Midwifery

The Birth of a Midwife – My Journey through Midwifery

Newly qualified midwife

In October 2006 I tentatively jumped in to my new role as a newly qualified midwife. Three years of university education, 40 births and many different midwifery experiences all led to stepping foot on the ward as a NMC registered midwife. No clinical mentor to fall back on, no university lecturer to question. The sense of achievement at completing the training, pride in my new profession and nerves at ‘going it alone’ were all buried below a crisp new uniform and big fat smile.

Those first few years were daunting, but I learnt so much. I was lucky enough to work in different areas of midwifery. I made lasting friendships  and admired many different colleagues for their skills, picking up new tips as I went.

Fast forward a few years, a move to the bright lights of our capital city ensured I continued my professional journey through midwifery. Over the years I have had the chance to help and guide women through different types of pregnancies and births. I have held different roles within the NHS including educating maternity staff and managing clinical areas. I even had the chance to work abroad in South Africa for a short while.

Of course the professional opportunities were not the only reason to relocate to London. Places to explore, people to meet and everyone wanted to know the same thing.

‘What do you do?’

They would ask in the bar, in the hair salon, when out for lunch. Each time I would struggle to answer their question, because being a midwife isn’t a job you ‘do’. It is a part of who you are. Its weird hours dictate your social life, the long shifts often ruin any chance of regular meal times and the physical nature of the job removes any desire to wear stylish shoes.

‘I’m a Midwife’  

I would proudly reply. My job is a much a part of me as my eye colour and my love of chocolate. Supporting new families through pregnancy, birth and those hazy first few days with a newborn is a privilege and a joy.  And my favourite part of the role? Being there at the point of birth. Because watching as a baby is born into this world is amazing, but watching the birth of a mother is indescribable.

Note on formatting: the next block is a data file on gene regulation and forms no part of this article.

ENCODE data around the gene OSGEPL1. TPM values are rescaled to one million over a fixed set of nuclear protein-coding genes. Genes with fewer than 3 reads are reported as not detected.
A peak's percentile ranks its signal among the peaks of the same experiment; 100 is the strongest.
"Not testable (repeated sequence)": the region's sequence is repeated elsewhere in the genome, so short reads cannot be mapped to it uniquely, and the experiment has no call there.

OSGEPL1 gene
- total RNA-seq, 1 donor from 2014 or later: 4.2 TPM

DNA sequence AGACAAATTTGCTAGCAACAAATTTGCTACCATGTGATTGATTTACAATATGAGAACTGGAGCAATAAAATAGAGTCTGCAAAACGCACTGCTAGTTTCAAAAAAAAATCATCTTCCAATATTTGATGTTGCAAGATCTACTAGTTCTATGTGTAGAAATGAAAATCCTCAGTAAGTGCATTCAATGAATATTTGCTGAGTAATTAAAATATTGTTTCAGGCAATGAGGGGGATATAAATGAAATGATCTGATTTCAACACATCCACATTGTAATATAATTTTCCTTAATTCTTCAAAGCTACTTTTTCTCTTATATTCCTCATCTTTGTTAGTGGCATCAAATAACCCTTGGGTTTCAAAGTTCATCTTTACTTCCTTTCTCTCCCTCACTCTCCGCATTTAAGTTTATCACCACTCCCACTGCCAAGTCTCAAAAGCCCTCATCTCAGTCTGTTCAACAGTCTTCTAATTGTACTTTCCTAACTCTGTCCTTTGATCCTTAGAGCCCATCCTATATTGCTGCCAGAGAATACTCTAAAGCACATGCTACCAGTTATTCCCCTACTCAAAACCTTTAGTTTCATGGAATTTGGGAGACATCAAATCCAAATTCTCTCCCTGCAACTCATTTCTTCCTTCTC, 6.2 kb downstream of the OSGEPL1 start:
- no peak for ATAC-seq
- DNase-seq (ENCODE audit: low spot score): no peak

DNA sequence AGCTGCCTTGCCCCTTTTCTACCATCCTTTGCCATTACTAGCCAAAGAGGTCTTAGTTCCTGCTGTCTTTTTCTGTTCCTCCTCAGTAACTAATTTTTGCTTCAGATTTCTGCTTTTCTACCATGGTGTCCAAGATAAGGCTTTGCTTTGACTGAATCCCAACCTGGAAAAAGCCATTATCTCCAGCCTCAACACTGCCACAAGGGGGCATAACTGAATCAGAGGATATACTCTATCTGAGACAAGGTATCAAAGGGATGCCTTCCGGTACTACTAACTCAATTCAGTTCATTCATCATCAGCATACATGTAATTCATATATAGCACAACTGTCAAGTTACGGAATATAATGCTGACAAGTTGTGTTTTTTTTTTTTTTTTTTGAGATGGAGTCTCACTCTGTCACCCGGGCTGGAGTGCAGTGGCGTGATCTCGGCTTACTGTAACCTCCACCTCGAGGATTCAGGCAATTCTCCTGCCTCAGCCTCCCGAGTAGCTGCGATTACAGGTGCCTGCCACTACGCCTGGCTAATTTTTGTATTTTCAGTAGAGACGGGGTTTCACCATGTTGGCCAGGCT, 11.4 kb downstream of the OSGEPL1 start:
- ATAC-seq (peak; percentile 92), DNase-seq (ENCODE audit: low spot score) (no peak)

My top tips for Newly Qualified Midwives

1. Have confidence in your new skills.

Your mentor believed in you, you have gained a wealth of experience over the last three years and now hold a professional qualification in Midwifery.

2. Do not be afraid to ask questions.

You are not working alone – and no one thinks your questions are silly. You have a lot of knowledge at your finger tips. Look to your colleagues; midwives. obstetricians, pharmacists, physiotherapists, health care assistants, doulas and anyone else you may come across. You will continue to learn something everyday of your career

3. Remember why you wanted to be a midwife.

The NHS can be a draining place to work; it’s busy, understaffed and stretched in every way imaginable. The frustration at not being able to provide the level of care you dreamt of can become overwhelming. In those moments try to remember that you are making a difference to those women and families you care for

4. Listen to the women.

The families you care for will explain the journey they’ve been on. It will help you understand their experiences, emotions and aid you to advice them to the best of your ability

5. Put yourself forward for new midwifery experiences.

Don’t shy away from complicated cases, difficult scenarios or tricky procedures. Ask to get involved, observe situations because when you’re new everyone is keen to support you

I am a firm believer in positivity. Smiles are infectious and can brighten up everyone’s day.

Are you thinking about joining the midwifery profession? Let me know how your application is going.

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